17. For a creationist review see Lightner, J.K., Matters of fact … adaptation in three spine stickleback fish, Creation Matters 24(3):7–8, 2019. Return to text.
  18. Bell, M.A., Aguirre, W.E., and Buck, N.J., Twelve years of contemporary armor evolution in a threespine stickleback population, Evolution 58(4):814–824, 2004. Return to text.
  19. Lescak, E.A., Bassham, S.L., Catchen, J., Gelmond, O., Sherbick, M.L., von Hippel, F.A., and Cresko, W.A., Evolution of stickleback in 50 years on earthquake-uplifted islands, PNAS 112(52):E7204–7212, 2015. Return to text.
  20. Xie, K.T., Wang, G., Thompson, A.C., Wucherpfennig, J.I., Reimchen, T.E., MacColl, A.D.C., Schluter, D., Bell, M.A., Vasquez, K.M., and Kingsley, D.M., DNA fragility in the parallel evolution of pelvic reduction in stickleback fish, Science 363:81–84, 2019 ǀ doi.org/10.1126/science.aan1425. Return to text.
  21. Herrel, A., Huyghe, K., Vanhooydonck, B., Backeljau, T., Breugelmans, K., Grbac, I., Van Damme, R., and Irschick. D.J., Rapid large-scale evolutionary divergence in morphology and performance associated with exploitation of a different dietary resource, PNAS 105(12):4792–4795, 2008. Return to text.
  22. Eloy de Amorim, M., Schoener, T.W., Santoro, G.R.C.C., Lins, A.C.R., Piovia-Scott, J., Brandão, R.A., Lizards on newly created islands independently and rapidly adapt in morphology and diet, PNAS 114(33):8812–8816, 2017 ǀ doi.org/10.1073/pnas.1709080114. Return to text.
  23. Kolbe, J.J., Leal, M., Schoener, T.W., Spiller D.A., and Losos, J.B., Founder effects persist despite adaptive differentiation: a field experiment with lizards, Science 335(6072):1086–1089, 2012 ǀ doi.org/10.1126/science.1209566. Return to text.
  24. Donihue, C.M., Kowaleski, A.M., Losos, J.B., Algar, A.C., Baeckens, S., Buchkowski, R.W., Fabre, A.C., Frank, H.K., Geneva, A.J., Reynolds, R.G., Stroud, J.T., Velasco, J.A., Kolbe, J.J., Mahler, D.L., and Herrel, A., Hurricane effects on Neotropical lizards span geographic and phylogenetic scales, PNAS 117(19):10429–10434, 2020 ǀ doi.org/10.1073/pnas.2000801117. Return to text.
  25. Grant, P.R. and Grant, B.R., 40 Years of Evolution: Darwin’s finches on Daphne Major Island, Princeton University Press, NJ, 2014. Return to text.
  26. Lamichhaney, S., Han, F., Webster, M.T., Andersson, L., Grant, B.R., and Grant P.R., Rapid hybrid speciation in Darwin’s finches, Science 359(6372):224–228, 2018. Return to text.
  27. Alström, P., Jønsson, K.A., Fjeldså, J., Ödeen, A., Ericson, P.G., and Irestedt, M., Dramatic niche shifts and morphological change in two insular bird species, R. Soc. Open Sci. 2(3):140364, 2015 ǀ doi.org/10.1098/rsos.140364. Return to text.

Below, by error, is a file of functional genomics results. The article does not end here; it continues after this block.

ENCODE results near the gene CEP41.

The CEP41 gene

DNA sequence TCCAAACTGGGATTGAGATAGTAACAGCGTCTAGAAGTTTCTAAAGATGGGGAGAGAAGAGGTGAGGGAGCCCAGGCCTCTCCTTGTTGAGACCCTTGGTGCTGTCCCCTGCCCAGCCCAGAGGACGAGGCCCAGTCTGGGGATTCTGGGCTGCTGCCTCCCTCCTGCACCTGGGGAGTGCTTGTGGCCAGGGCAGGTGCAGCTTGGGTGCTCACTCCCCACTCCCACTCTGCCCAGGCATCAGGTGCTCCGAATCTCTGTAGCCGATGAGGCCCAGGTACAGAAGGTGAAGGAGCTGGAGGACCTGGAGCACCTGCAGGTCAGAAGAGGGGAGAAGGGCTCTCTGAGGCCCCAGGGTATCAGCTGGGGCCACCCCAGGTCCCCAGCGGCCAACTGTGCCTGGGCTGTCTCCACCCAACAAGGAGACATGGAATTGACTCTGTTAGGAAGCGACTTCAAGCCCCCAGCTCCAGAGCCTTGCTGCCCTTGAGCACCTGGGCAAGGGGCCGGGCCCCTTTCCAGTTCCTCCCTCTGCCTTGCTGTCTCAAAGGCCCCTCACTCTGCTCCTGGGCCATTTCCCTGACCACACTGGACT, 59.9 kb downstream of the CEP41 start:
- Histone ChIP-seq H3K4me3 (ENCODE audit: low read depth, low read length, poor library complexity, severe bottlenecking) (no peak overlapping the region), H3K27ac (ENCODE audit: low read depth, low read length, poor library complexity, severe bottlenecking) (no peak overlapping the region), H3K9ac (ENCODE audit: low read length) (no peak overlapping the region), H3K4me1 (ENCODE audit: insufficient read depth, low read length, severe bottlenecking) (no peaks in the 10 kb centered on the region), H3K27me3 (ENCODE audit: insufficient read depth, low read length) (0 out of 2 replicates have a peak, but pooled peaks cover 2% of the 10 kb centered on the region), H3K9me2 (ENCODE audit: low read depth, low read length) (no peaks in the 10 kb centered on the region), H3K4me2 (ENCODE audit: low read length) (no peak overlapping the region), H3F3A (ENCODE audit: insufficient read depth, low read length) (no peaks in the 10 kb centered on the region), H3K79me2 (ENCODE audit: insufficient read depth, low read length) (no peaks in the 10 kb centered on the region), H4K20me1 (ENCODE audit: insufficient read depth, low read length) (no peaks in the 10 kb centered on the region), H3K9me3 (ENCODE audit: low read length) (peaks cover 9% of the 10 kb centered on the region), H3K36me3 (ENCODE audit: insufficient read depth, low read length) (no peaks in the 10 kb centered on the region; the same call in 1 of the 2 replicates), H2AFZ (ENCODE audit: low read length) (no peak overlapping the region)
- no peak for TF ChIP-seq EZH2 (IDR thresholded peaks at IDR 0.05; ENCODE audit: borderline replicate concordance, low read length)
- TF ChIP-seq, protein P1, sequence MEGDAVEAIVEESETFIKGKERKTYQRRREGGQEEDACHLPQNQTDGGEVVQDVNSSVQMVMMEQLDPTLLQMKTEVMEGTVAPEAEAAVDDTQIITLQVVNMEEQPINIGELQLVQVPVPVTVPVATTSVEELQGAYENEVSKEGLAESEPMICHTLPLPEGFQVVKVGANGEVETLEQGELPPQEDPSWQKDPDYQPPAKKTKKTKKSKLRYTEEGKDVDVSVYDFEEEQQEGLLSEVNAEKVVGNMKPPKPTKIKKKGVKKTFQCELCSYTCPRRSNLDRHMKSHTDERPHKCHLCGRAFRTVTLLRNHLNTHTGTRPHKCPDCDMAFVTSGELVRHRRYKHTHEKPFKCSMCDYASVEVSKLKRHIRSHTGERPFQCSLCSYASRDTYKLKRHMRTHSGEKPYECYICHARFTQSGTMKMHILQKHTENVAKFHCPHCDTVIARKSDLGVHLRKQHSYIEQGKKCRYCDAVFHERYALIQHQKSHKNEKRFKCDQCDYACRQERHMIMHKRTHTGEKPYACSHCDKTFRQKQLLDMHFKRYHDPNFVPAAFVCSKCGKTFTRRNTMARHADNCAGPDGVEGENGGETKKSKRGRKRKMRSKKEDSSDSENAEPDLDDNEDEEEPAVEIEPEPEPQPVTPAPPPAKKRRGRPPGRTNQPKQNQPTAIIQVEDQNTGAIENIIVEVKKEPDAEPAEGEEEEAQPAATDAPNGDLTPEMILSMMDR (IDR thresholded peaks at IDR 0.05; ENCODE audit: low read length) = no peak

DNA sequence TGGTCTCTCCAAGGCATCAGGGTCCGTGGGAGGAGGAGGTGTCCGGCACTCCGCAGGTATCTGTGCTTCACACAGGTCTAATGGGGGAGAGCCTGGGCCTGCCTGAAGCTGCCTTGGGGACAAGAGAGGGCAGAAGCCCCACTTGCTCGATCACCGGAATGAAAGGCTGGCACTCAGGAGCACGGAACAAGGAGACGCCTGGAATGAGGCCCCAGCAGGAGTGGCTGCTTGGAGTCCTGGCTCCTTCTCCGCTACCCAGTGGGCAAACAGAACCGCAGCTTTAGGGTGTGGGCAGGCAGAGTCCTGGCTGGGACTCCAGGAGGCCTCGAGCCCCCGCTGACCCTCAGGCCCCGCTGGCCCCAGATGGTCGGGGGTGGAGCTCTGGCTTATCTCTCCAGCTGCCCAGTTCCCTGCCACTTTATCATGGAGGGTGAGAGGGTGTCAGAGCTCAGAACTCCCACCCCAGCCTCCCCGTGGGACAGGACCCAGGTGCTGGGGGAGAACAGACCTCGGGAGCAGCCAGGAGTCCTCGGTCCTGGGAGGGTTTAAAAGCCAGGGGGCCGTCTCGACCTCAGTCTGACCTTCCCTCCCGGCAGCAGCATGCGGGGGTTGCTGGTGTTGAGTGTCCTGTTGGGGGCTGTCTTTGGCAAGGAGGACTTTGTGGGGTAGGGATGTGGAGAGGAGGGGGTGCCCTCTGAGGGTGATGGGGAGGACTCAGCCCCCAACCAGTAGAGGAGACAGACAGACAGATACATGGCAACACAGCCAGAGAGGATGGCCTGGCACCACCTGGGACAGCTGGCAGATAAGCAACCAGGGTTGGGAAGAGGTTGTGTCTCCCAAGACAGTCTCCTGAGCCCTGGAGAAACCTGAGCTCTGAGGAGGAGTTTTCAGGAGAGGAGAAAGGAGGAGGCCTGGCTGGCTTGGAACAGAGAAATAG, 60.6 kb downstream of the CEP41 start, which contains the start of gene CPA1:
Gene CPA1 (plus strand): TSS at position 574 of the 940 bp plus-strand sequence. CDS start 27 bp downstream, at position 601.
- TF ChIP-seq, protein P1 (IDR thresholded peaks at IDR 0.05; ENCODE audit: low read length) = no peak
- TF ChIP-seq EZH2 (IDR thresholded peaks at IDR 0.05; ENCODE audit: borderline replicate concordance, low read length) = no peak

28. Lightner, J.K., Matters of fact … the origin of diversity, Creation Matters 21(4):7–8, 2016. Return to text.
  29. Hardy, C. and Carter, R., The biblical minimum and maximum age of the earth, J. Creation 28(2):89–96, 2014; creation.com/biblical-age-of-the-earth. Return to text.
  30. Today the family Corvidae is made up of 133 species of jays, magpies, crows, and ravens. The genus Corvus includes 45 species of crows and ravens. The Fan-tailed Raven (Corvus rhipidurus), common raven (C. corax), brown necked raven (C. ruficollis), and hooded crow (C. cornix) are found in the Middle East today. Gill F., Donsker, D. and Rasmussen, P. (Eds), IOC World Bird List (v11.1), 2021 ǀ doi :10.14344/IOC.ML.11.1, worldbirdnames.org/new/bow/crows/, accessed 1 June 2021. Return to text.
  31. For example, Lightner, J.K., Hennigan, T., Purdom, G., and Hodge, B., Determining the Ark kinds, ARJ 4:195–201, 2011. Return to text.
  32. Lightner, J.K., Karyotypic and allelic diversity within the canid baramin (Canidae), J. Creation 23(1):94–98, 2009; creation.com/genetic-diversity-in-dogs. Return to text.
  33. I was only looking at one species, rather than broadly across canids. They were copy number variants, a very common type of mutation with known mechanisms. Return to text.
  34. Ross, M.R., Evaluating potential post-Flood boundaries with biostratigraphy—the Pliocene/Pleistocene boundary, J. Creation 26(2):82–87, 2012; creation.com/biostratigraphy-post-flood-boundary. Return to text.
  35. Ross, M.R., Reliable data disconfirm a Late Cenozoic post-Flood boundary, J. Creation 28(2):66–68, 2014; creation.com/reliable-data-disconfirm-late-cenozoic-post-flood-boundary. Return to text.
  36. Arment, C., To the Ark, and back again? Using the marsupial fossil record to investigate the post-Flood boundary, ARJ 13:1–22, 2020. Return to text.
  37. Arment, C., Implications of creation biology for a Neogene-Quaternary Flood/post-Flood boundary, ARJ 13:241–256, 2020. Return to text.